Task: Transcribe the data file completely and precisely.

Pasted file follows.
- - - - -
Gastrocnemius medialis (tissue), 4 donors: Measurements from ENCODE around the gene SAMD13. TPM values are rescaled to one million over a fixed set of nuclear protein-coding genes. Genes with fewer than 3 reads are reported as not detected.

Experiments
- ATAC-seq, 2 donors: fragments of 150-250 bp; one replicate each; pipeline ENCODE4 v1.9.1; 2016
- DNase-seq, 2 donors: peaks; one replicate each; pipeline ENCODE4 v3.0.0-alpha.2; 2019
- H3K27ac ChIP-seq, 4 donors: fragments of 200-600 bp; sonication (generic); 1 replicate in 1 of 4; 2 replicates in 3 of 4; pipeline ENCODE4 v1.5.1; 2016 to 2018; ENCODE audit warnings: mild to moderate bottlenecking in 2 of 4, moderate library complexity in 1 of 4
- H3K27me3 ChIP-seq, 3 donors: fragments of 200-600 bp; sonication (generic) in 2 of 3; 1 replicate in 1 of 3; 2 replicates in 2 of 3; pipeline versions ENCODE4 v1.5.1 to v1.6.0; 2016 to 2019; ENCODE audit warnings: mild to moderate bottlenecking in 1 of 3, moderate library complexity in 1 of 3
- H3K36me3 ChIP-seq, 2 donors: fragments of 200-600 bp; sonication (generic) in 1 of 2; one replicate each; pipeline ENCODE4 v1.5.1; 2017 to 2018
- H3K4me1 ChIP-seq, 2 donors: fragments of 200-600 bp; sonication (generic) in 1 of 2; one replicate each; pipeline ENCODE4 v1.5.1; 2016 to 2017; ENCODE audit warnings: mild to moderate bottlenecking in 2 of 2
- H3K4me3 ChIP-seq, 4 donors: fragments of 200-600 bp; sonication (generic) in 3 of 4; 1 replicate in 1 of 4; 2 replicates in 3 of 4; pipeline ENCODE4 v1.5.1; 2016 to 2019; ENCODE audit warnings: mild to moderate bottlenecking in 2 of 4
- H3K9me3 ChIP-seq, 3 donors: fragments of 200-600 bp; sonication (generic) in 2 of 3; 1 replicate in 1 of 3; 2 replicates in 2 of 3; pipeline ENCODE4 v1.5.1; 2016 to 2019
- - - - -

Gastrocnemius medialis (tissue), 4 donors: Measurements from ENCODE around the gene SAMD13. TPM values are rescaled to one million over a fixed set of nuclear protein-coding genes. Genes with fewer than 3 reads are reported as not detected.

Experiments
- ATAC-seq, 2 donors: fragments of 150-250 bp; one replicate each; pipeline ENCODE4 v1.9.1; 2016
- DNase-seq, 2 donors: peaks; one replicate each; pipeline ENCODE4 v3.0.0-alpha.2; 2019
- H3K27ac ChIP-seq, 4 donors: fragments of 200-600 bp; sonication (generic); 1 replicate in 1 of 4; 2 replicates in 3 of 4; pipeline ENCODE4 v1.5.1; 2016 to 2018; ENCODE audit warnings: mild to moderate bottlenecking in 2 of 4, moderate library complexity in 1 of 4
- H3K27me3 ChIP-seq, 3 donors: fragments of 200-600 bp; sonication (generic) in 2 of 3; 1 replicate in 1 of 3; 2 replicates in 2 of 3; pipeline versions ENCODE4 v1.5.1 to v1.6.0; 2016 to 2019; ENCODE audit warnings: mild to moderate bottlenecking in 1 of 3, moderate library complexity in 1 of 3
- H3K36me3 ChIP-seq, 2 donors: fragments of 200-600 bp; sonication (generic) in 1 of 2; one replicate each; pipeline ENCODE4 v1.5.1; 2017 to 2018
- H3K4me1 ChIP-seq, 2 donors: fragments of 200-600 bp; sonication (generic) in 1 of 2; one replicate each; pipeline ENCODE4 v1.5.1; 2016 to 2017; ENCODE audit warnings: mild to moderate bottlenecking in 2 of 2
- H3K4me3 ChIP-seq, 4 donors: fragments of 200-600 bp; sonication (generic) in 3 of 4; 1 replicate in 1 of 4; 2 replicates in 3 of 4; pipeline ENCODE4 v1.5.1; 2016 to 2019; ENCODE audit warnings: mild to moderate bottlenecking in 2 of 4
- H3K9me3 ChIP-seq, 3 donors: fragments of 200-600 bp; sonication (generic) in 2 of 3; 1 replicate in 1 of 3; 2 replicates in 2 of 3; pipeline ENCODE4 v1.5.1; 2016 to 2019